–       There was a 5.2% April 2008 sales increase – the largest single sales spike in a year.

–       There were more than 277 million media impressions, worth nearly $1.5 million in advertising.

–       The HD loves HB story was featured in more than 1,097 unique news placements.

–       93% of all media coverage was overwhelmingly positive of the brand.

–       There was a 12-point increase in the level of PR and “buzz”.

–       After the first year, there was a large increase in honeybee awareness, an increase in awareness of the honeybee issue, and an increase in accurate identification of the issue.

–       Häagen-Dazs exceeded its goal for 1 million seeds to be distributed. Over 1,200,000 bee-friendly flower seeds were distrusted to community groups and individuals.

–       469,798 unique visitors went to helpthehonebees.com and engagement was high – Visitors viewed more than 8 pages per visit.

–       More than 950 consumers and organizations contacted Häagen-Dazs with suggestions, offers to collaborate, requests for more information, and compliments on the program.

–       Häagen-Dazs received a 13% increase in its brand advocacy rating.

–       The campaign won the 2009 gold Clip Award in the PR Consumer Category, a gold Cannes Lion for Corporate Responsibility and Environmental Issues, a Silver Anvil for Reputation Brand Management, and a 2009 Silver SABRE Award in the Food and Beverage Category. It also won the 2009 PR Week award for Cause-Related Campaign of the Year and honorable mention for Campaign of the Year.



It’s great to hear about a company doing good when they wouldn’t necessarily have to. It’s one thing to be socially responsible when a mistake has been made and you are trying to fix what happened. However, Häagen-Dazs chose to go above and beyond and create a positive impact, even though the crisis hasn’t had a direct affect on their company. Many other organizations should take notes on what Häagen-Dazs has done and try to become more socially responsible. They should be concerned about issues besides profit alone.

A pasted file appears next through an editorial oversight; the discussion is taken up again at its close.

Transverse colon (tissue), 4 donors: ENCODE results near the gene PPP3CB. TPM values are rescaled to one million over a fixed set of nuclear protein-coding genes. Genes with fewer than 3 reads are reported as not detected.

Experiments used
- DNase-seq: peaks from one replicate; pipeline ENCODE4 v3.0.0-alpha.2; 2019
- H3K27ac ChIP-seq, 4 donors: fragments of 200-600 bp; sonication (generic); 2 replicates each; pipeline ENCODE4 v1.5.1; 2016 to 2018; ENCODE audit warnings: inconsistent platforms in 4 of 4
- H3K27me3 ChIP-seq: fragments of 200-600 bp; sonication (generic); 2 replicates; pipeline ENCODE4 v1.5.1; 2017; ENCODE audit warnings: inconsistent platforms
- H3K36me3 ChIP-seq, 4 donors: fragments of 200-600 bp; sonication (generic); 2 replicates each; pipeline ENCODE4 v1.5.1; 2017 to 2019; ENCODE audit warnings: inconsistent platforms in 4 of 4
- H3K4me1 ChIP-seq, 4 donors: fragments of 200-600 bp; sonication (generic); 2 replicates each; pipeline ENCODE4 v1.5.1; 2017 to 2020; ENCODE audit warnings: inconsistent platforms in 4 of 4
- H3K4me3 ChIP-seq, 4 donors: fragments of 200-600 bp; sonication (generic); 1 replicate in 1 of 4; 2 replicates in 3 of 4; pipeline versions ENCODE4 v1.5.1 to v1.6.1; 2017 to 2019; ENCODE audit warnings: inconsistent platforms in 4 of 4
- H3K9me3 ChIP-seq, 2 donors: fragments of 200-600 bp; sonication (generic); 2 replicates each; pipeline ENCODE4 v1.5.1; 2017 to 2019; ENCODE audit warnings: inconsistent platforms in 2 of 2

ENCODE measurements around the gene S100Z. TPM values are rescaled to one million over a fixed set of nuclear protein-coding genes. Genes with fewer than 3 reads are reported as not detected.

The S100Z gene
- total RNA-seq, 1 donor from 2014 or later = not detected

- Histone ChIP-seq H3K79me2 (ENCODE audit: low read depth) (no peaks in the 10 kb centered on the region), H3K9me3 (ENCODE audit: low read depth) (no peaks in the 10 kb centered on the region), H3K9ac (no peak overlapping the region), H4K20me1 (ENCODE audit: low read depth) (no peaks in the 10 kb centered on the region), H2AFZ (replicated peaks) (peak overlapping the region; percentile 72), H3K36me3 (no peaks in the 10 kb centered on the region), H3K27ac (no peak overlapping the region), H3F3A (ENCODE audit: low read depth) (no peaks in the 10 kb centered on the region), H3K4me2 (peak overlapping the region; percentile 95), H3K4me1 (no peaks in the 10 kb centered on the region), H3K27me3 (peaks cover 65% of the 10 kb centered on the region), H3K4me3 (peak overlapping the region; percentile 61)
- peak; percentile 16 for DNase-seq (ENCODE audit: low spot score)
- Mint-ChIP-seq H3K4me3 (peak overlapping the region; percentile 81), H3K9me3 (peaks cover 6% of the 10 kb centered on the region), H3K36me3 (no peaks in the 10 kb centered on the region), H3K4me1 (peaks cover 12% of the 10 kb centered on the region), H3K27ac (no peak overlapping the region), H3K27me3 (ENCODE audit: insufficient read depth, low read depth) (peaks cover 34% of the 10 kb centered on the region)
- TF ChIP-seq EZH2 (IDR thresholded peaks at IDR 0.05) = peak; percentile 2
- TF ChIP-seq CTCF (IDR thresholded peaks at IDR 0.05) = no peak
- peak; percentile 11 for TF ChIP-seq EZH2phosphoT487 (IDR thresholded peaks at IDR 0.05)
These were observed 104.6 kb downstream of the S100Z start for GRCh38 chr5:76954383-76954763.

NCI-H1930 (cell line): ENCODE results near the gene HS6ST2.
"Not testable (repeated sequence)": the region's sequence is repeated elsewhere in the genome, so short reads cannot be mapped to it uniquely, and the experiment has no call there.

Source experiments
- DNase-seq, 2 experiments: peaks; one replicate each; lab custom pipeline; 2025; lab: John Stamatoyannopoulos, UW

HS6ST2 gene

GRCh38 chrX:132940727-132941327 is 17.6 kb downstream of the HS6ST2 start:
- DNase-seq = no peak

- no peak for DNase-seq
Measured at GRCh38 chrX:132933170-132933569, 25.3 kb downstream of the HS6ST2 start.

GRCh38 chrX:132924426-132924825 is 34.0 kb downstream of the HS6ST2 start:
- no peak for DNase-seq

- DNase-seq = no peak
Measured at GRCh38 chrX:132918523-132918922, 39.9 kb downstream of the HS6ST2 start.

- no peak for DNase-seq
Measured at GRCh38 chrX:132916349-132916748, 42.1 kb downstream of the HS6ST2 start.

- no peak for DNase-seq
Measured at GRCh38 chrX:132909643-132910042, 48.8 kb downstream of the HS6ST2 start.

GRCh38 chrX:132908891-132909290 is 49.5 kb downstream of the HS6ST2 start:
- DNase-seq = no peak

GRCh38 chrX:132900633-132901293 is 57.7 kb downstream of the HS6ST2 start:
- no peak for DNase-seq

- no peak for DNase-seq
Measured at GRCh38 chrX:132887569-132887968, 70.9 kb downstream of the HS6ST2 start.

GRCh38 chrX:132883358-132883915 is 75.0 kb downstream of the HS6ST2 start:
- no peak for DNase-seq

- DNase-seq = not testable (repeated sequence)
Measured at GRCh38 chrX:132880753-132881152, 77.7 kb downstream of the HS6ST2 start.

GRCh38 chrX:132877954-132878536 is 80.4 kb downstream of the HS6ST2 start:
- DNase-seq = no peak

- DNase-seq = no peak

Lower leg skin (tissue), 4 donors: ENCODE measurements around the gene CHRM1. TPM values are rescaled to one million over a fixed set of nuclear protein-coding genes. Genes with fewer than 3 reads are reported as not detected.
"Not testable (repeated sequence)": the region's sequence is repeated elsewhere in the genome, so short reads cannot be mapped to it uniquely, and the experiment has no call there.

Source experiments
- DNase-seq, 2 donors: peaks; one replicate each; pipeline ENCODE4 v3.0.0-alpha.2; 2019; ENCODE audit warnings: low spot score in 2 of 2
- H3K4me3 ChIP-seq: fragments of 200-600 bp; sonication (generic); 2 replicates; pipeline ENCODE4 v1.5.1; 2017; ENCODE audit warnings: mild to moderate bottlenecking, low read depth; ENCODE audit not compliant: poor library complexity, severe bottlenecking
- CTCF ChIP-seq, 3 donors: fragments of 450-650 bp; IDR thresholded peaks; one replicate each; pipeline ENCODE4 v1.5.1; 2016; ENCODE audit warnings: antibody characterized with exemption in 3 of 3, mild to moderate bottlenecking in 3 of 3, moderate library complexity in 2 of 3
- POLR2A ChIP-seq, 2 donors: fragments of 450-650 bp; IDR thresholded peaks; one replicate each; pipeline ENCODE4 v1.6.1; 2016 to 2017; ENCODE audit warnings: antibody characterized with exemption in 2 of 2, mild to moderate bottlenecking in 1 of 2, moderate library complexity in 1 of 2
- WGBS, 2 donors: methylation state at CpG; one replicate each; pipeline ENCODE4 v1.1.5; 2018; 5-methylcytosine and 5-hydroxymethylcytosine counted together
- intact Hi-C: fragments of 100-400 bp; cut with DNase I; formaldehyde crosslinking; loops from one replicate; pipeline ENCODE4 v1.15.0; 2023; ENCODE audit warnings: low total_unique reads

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4 Responses to Haagen Dazs Case Study

  1. karobinson5 says:

    Häagen-Dazs was proactive in the decline of the honeybee. They were aware that the vanishing of the bee would not only disrupt a large portion of the world’s food supply, but also a large portion of their products. The company chose to be proactive and begin the honeybee campaign before this could happen. Häagen-Dazs saw an opportunity to use their popularity to bring attention to the possibilty of a vanishing bee population. I feel that the vanishing honeybee was a weakness for Häagen-Dazs and the loss of the bee population as a threat to 40% of its products. This campaign did increase their image and sales as well as awareness about the vanishing honeybee. I think the company & the honeybee benefitted from proactive crisis management.

  2. l992 says:

    I agree with the comments in the paper, and karobinson5’s comment. Haagen-Dazs more of less sensed a crisis coming towards their company and they have tried their best to prevent it. Even if the honeybee crisis cannot be “fixed” at least Haagen-Dazs has made themselves a good name, and the general public will still recognize them for their support.

  3. danceadams says:

    I must profess to be in disagreement with the popular opinion concerning this case. I feel that the self serving nature of the advertisement campaign had little effect on quelling the honey bee decline.

  4. djwindholz says:

    Maybe their efforts haven’t had a great effect on the honey decline yet, but they are at least being socially responsible and trying to do the right thing in order to prevent a crisis. Creating a positive image is important, so of course organizations are hoping to do good for themselves while doing good for others at the same time. It’s not like the just created new flavors and said they were in supportive of the cause, but they also donated money for research.